Prediction of in-hospital mortality after ruptured abdominal aortic aneurysm repair using an artificial neural network.J Vasc Surg. 2015 Jul; 62(1):8-15.JV
Ruptured abdominal aortic aneurysm (rAAA) carries a high mortality rate, even with prompt transfer to a medical center. An artificial neural network (ANN) is a computational model that improves predictive ability through pattern recognition while continually adapting to new input data. The goal of this study was to effectively use ANN modeling to provide vascular surgeons a discriminant adjunct to assess the likelihood of in-hospital mortality on a pending rAAA admission using easily obtainable patient information from the field.
Of 332 total patients from a single institution from 1998 to 2013 who had attempted rAAA repair, 125 were reviewed for preoperative factors associated with in-hospital mortality; 108 patients received an open operation, and 17 patients received endovascular repair. Five variables were found significant on multivariate analysis (P < .05), and four of these five (preoperative shock, loss of consciousness, cardiac arrest, and age) were modeled by multiple logistic regression and an ANN. These predictive models were compared against the Glasgow Aneurysm Score. All models were assessed by generation of receiver operating characteristic curves and actual vs predicted outcomes plots, with area under the curve and Pearson r(2) value as the primary measures of discriminant ability.
Of the 125 patients, 53 (42%) did not survive to discharge. Five preoperative factors were significant (P < .05) independent predictors of in-hospital mortality in multivariate analysis: advanced age, renal disease, loss of consciousness, cardiac arrest, and shock, although renal disease was excluded from the models. The sequential accumulation of zero to four of these risk factors progressively increased overall mortality rate, from 11% to 16% to 44% to 76% to 89% (age ≥ 70 years considered a risk factor). Algorithms derived from multiple logistic regression, ANN, and Glasgow Aneurysm Score models generated area under the curve values of 0.85 ± 0.04, 0.88 ± 0.04 (training set), and 0.77 ± 0.06 and Pearson r(2) values of .36, .52 and .17, respectively. The ANN model represented the most discriminant of the three.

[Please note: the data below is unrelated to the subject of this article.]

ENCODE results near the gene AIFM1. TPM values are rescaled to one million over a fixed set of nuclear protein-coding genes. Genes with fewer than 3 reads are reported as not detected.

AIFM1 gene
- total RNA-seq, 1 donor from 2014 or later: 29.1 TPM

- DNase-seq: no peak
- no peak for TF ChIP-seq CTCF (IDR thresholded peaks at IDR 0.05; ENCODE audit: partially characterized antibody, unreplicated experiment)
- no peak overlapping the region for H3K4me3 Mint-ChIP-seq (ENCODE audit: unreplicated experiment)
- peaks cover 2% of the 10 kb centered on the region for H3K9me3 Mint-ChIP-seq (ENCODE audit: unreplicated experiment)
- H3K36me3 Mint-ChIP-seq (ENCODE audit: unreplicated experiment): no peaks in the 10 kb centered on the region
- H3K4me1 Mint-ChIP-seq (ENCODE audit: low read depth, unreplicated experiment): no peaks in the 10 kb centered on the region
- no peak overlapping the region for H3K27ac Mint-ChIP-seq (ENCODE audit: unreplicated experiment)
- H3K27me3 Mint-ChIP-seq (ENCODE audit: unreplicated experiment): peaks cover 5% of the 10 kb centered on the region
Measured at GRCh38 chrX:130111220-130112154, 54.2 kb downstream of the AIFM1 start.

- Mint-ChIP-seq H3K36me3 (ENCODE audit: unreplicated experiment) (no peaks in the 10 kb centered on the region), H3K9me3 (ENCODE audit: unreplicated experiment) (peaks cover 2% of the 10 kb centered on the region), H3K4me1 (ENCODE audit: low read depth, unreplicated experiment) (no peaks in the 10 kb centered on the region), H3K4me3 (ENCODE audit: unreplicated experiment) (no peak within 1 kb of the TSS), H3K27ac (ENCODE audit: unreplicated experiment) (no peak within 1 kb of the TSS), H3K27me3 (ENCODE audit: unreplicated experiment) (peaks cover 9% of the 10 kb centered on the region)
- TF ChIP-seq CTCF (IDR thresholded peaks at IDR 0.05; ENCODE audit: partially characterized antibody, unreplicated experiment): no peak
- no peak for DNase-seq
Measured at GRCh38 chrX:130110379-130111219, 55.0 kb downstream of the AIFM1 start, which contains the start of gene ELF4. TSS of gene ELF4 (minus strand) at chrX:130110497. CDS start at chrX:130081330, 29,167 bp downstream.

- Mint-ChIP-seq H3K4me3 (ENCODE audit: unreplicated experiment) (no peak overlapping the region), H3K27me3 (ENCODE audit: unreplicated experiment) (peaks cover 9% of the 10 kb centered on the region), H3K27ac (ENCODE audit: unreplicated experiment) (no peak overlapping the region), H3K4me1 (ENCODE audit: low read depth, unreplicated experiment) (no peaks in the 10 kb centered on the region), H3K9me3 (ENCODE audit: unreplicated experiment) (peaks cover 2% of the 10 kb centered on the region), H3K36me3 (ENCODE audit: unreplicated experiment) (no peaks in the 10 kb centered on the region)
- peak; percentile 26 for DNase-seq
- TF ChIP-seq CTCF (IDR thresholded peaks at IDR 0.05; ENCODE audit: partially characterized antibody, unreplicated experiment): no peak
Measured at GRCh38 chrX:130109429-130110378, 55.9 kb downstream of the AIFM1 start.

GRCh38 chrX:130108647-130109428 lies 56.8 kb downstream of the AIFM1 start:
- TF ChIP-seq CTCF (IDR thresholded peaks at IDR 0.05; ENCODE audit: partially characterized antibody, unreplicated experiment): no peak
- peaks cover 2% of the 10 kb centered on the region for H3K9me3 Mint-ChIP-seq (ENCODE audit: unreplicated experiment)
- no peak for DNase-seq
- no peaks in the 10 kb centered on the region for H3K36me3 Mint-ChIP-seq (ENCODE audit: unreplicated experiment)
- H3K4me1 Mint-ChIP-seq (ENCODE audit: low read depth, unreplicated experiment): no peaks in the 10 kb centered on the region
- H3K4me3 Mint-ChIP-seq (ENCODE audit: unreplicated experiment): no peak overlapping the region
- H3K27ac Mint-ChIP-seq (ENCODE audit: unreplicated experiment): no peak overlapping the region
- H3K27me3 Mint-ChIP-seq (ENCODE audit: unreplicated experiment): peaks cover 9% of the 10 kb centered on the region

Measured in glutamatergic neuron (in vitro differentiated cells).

An ANN-based predictive model may represent a simple, useful, and highly discriminant adjunct to the vascular surgeon in accurately identifying those patients who may carry a high mortality risk from attempted repair of rAAA, using only easily definable preoperative variables. Although still requiring external validation, our model is available for demonstration at https://redcap.vanderbilt.edu/surveys/?s=NN97NM7DTK.